Roerdink et al.21 described that hemiparetic patients with severe motor impairments develop an effective compensatory strategy based upon weight-bearing asymmetries and lateral control when performing their duties. In addition, such strategies seems to be influenced by the levels of attention and uncertainty of the patient8,11,21,24. This evidence is useful for directing the treatment strategies planned for chronic hemiparetic patients. Paradoxically, therapeutic programs are usually adopted to reinforce patterns of body symmetry1,3.
The present study demonstrated that, in this sample, the asymmetries contributed to the functional reach. However, the clinical meaning of these correlations could not be clarified due to the limitations related to size and the lack of analyses, as determined by the vascular syndromes, which would have to be further investigated. It was concluded that, in the present study, symmetric weight bearing did not contribute to improved functional reach or independence from supportive devices in partients with hemiparesis.
To Professor Carlos Eduardo Pamfílio, coordinator of the Physical Therapy Program of USCS, São Caetano do Sul (SP), Brazil.
1. Trípoli F, Moreira SR, Oberg TD, Lima NMFV. Tarefas orientadas e biofeedback: efeitos na transferência de peso em hemiparéticos. Acta Fisiátrica. 2008;15(4):220-4. [ Links ]
2. Simon AM, Brent Gillespie R, Ferris DP. Symmetry-based resistance as a novel means of lower limb rehabilitation. J Biomech. 2007;40(6):1286-92. [ Links ]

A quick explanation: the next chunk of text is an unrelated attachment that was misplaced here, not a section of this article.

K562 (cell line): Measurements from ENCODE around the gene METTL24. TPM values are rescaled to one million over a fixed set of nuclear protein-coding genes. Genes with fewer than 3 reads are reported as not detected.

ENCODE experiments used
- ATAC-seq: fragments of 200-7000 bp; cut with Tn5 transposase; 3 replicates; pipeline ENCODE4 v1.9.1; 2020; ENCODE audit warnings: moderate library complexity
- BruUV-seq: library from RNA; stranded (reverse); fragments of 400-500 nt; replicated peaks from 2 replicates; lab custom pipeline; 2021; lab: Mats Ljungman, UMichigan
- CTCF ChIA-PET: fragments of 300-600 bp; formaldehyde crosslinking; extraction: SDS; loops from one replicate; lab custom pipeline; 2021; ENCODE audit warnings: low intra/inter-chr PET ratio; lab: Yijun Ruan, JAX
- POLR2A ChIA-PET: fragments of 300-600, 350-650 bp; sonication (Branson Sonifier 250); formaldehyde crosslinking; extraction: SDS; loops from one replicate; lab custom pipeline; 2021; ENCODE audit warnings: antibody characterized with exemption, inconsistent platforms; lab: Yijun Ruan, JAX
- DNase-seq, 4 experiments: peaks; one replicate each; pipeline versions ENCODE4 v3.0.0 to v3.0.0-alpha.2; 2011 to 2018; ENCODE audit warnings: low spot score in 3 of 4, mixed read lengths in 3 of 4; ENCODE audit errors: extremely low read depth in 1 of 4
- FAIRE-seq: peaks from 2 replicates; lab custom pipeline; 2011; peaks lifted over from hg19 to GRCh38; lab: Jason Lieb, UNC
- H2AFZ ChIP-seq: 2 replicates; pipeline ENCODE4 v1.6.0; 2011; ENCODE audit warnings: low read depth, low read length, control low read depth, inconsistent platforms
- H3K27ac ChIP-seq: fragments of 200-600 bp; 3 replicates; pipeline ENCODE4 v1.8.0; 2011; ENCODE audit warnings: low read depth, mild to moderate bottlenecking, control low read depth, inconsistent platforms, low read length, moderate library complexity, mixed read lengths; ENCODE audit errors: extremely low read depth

3. Hase K, Fujiwara T, Tsuji T, Liu M. Effects of prosthetic gait training for stroke patients to induce use of the paretic leg: a report of three cases. Keio J Med. 2008;57(3):162-7. [ Links ]
4. Mauritz KH. Gait training in hemiparetic stroke patients. Eura Medicophys. 2004;40(3):165-78. [ Links ]
5. Shumway-Cook A, Woollacott MH. Controle motor: teoria e aplicação prática. Barueri: Manole; 2003. [ Links ]
6. Anker LC, Weerdesteyn V, van Nes IJ, Nienhuis B, Straatman H, Geurts AC. The relation between postural stability and weight distribution in healthy subjects. Gait Posture. 2008;27(3):471-7. [ Links ]
7. Genthon N, Rougier P, Gissot AS, Froger J, Pélissier J, Pérennou D. Contribution of each lower limb to upright standing in stroke patients. Stroke. 2008;39(6):1793-9. [ Links ]
8. Hesse S, Reiter F, Jahnke M, Dawson M, Sarkodie-Gyan T, Mauritz KH. Asymmetry of gait initiation in hemiparetic stroke subjects. Arch Phys Med Rehabil. 1997;78(7):719-24. [ Links ]